The study was an open phase III randomised multicentre study with two parallel groups: a levonorgestrel intrauterine system group and a control group. The study was conducted in three hospitals in Finland: the City Maternity Hospital and the University Hospital, Helsinki, and the Central Hospital of Middle Finland, Jyväskylä.

The study was conducted according to the principles of the Declaration of Helsinki. Copies of the protocol and the informed consent form were submitted to and approved by the ethics committees of the participating study centres before we started the study.

The women were randomly allocated to the levonorgestrel intrauterine system group or the control group by using a randomisation table, the randomisation being balanced in blocks of four. Concealment was secured by using sealed envelopes.

The levonorgestrel intrauterine system (Mirena) was inserted into the uterine cavity after menstruation according to the insertion instructions. The patients in the control group continued their existing medical treatment for excessive uterine bleeding or symptoms of dysmenorrhoea, or both. There was no wash out period of medication for bleeding or dysmenorrhoea at screening. Enrolment started on 15 November 1991 and finished at the end of 1993.

The primary measure of efficacy was the woman's decision at 6 months, at discontinuation, or when the hysterectomy became available as to whether she would prefer her current treatment or hysterectomy. If she chose to continue the current treatment she was asked again at 12 months. Finally, at the end of 1995 all the patients' records were checked to see how many women had undergone hysterectomy.

The degree of disturbance caused by their menstrual bleeding or pain, or both, on general wellbeing, work performance, physical activity, sexual activity, and general leisure time activity was assessed by using a visual analogue scale at screening, at 6 months, and at 12 months or at discontinuation. The visual analogue scale consisted of a horizontal line of 10 cm. The left end was indicated as “not disturbing,” the right end as “very disturbing.” The patients were asked to mark with a cross the point on the line that most closely indicated the effects of uterine bleeding or menstrual pain on normal life, without distinguishing between these two.15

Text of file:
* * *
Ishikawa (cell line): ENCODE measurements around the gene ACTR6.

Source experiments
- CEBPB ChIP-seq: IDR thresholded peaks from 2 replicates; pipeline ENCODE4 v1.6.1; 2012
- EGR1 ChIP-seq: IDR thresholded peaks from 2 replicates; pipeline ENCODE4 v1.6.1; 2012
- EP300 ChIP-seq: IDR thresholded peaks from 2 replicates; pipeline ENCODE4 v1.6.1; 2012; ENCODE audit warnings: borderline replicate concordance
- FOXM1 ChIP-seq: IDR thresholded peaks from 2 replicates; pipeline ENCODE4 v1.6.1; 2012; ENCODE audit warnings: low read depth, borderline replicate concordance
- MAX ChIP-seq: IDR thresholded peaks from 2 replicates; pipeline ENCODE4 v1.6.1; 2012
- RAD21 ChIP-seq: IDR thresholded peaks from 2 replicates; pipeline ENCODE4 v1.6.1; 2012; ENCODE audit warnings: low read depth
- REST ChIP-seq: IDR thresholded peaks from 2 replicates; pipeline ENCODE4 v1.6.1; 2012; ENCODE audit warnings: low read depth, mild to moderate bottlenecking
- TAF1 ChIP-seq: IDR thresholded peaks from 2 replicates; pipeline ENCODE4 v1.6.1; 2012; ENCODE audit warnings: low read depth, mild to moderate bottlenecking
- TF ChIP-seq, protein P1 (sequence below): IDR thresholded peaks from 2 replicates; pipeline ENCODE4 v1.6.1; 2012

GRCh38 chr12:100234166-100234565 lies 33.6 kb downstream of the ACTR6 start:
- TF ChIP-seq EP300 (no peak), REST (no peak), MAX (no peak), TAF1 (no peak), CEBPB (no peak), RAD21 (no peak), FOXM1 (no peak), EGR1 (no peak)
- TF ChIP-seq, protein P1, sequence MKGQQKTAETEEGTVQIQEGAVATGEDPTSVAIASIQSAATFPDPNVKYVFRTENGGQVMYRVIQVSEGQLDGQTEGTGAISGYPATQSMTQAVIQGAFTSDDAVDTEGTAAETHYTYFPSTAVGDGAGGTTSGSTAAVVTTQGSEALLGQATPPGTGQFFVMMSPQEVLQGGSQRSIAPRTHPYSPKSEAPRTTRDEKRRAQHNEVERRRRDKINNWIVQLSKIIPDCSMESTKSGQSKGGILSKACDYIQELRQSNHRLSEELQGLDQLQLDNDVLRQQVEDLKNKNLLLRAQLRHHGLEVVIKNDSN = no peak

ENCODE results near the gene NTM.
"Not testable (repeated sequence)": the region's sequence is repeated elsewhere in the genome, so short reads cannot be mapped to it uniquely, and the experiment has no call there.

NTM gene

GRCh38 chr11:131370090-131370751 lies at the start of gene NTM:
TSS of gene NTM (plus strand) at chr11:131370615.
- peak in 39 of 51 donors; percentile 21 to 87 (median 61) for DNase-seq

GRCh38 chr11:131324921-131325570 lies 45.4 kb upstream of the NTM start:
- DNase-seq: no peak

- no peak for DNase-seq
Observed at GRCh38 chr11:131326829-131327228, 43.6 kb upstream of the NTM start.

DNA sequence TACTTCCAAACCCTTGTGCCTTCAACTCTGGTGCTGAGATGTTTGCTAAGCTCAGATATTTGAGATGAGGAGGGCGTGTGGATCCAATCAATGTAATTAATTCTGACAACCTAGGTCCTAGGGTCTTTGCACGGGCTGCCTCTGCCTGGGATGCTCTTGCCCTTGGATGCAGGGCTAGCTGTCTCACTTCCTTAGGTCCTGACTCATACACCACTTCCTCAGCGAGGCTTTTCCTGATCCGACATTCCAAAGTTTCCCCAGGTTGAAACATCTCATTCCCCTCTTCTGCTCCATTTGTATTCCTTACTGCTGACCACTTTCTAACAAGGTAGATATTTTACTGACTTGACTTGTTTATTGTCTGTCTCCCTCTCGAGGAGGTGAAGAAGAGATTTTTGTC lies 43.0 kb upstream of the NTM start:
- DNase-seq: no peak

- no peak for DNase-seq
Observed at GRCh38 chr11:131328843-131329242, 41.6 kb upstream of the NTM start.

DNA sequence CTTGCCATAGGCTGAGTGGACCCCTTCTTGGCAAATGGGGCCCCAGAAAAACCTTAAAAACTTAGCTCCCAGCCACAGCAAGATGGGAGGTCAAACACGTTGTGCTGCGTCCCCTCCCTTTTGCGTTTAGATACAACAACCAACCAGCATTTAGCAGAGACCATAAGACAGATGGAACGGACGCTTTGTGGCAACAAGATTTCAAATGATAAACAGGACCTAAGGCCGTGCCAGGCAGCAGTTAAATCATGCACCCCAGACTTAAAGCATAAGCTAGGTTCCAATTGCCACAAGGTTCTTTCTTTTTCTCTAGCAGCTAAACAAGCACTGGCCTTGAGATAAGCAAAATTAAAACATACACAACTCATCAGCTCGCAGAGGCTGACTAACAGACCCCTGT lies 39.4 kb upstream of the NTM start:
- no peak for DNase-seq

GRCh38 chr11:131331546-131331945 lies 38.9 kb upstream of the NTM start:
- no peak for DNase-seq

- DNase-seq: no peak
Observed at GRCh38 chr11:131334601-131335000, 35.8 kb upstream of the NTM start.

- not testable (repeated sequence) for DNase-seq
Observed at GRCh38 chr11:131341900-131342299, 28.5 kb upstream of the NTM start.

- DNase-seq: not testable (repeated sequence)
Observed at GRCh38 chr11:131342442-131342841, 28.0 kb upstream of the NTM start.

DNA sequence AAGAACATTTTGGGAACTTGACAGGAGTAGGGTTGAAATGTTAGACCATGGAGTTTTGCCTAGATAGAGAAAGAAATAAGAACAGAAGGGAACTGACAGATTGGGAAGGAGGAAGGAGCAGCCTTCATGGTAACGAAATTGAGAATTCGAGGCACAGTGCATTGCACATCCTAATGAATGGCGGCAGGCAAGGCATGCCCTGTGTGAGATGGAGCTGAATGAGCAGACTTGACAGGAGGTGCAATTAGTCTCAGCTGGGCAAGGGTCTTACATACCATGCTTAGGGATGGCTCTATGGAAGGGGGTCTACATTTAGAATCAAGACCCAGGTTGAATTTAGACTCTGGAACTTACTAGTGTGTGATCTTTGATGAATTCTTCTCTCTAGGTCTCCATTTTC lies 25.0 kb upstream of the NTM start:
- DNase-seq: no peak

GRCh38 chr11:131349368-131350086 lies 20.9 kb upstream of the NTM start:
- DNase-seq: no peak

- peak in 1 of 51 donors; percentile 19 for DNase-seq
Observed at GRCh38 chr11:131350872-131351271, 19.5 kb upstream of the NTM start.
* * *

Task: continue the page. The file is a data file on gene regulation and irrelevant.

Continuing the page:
The women were asked to mark in a menstrual diary their days of menstrual bleeding and spotting. The latter was defined as a bloody discharge not necessitating the use of pads or tampons. We calculated the distributions in centiles of the total number of days of bleeding and spotting in each month and each trimester using the menstrual diary analyser, a computer program developed for this purpose by JS.16

Statistical analysis

Power analysis was made before the study for the main measure of efficacy—that is, women preferring current treatment to hysterectomy at 6 months. We expected that 40% of patients in the levonorgestrel intrauterine system group and 10% in the control group would cancel the hysterectomy. The sample size required for the comparison of two binomial proportions of a two sided test at 5% level, when the power is 95, was 52 per group when π1=0.1 and π2=0.4. Taking into account the possibility of discontinuation, we planned to enrol 60 patients per group.

The study was started in two clinics. The rate of enrolment, however, was much slower than expected and a third clinic was therefore included. From the original recruitment time of 1 year the period was extended to 26 months. During that period the waiting time for hysterectomy shortened from over 12 months in each hospital to under 6 months in two hospitals. As the ethics committees had requested that women should be offered the operation once it became available, recruitment to a 6 month study became complicated. By this time, 28 patients were recruited per group, giving a power of 70%.

The main measure of efficacy—willingness to continue the current treatment instead of hysterectomy at 6 months—was analysed according to the principle of intention to treat by using the Mantel-Haenszel test. Comparison of visual analogue scale distributions between the groups at screening, differences between screening and 6 month results, and differences in the number of days of bleeding and spotting were analysed by using the Mann-Whitney U test. All statistical analyses were carried out with SAS software package version 6.08. A P value <0.05 was considered significant. The tests were performed as two tailed tests.

Results

A total of 56 women were randomised, 28 to the levonorgestrel intrauterine system group and 28 to the control group. Three women cancelled participation before enrolment, two in the control group and one in the levonorgestrel group. The mean (SD) ages were 42.7 (3.4) and 41.7 (4.5) years in the levonorgestrel intrauterine system and control groups, respectively.

Eighteen out of 28 women (64.3%; 95% confidence interval 44.1% to 81.4%) in the levonorgestrel group and four out of 28 women (14.3%; 4.0% to 32.7%) in the control group cancelled hysterectomy at 6 months (P<0.001).

In the control group two women wished to continue their current drug treatment (prostaglandin synthesis inhibitors) and two decided to switch to the levonorgestrel intrauterine system. The proportion of women who decided to cancel hysterectomy was significantly higher in the levonorgestrel intrauterine system group (P<0.001) by 6 months.

At 12 months 12 women (57%) in the levonorgestrel group had discontinued the treatment. They all underwent hysterectomy. Table 1 gives the reasons for discontinuation and the histological diagnoses at hysterectomy.

Table 1

Reasons for discontinuation of use of levonorgestrel intrauterine device and histological diagnosis at hysterectomy

View this table:

By the end of 1995, 13 of 27 women (48%) continued using the levonorgestrel intrauterine system, with an average follow up time of 3 years (range 23-49 months).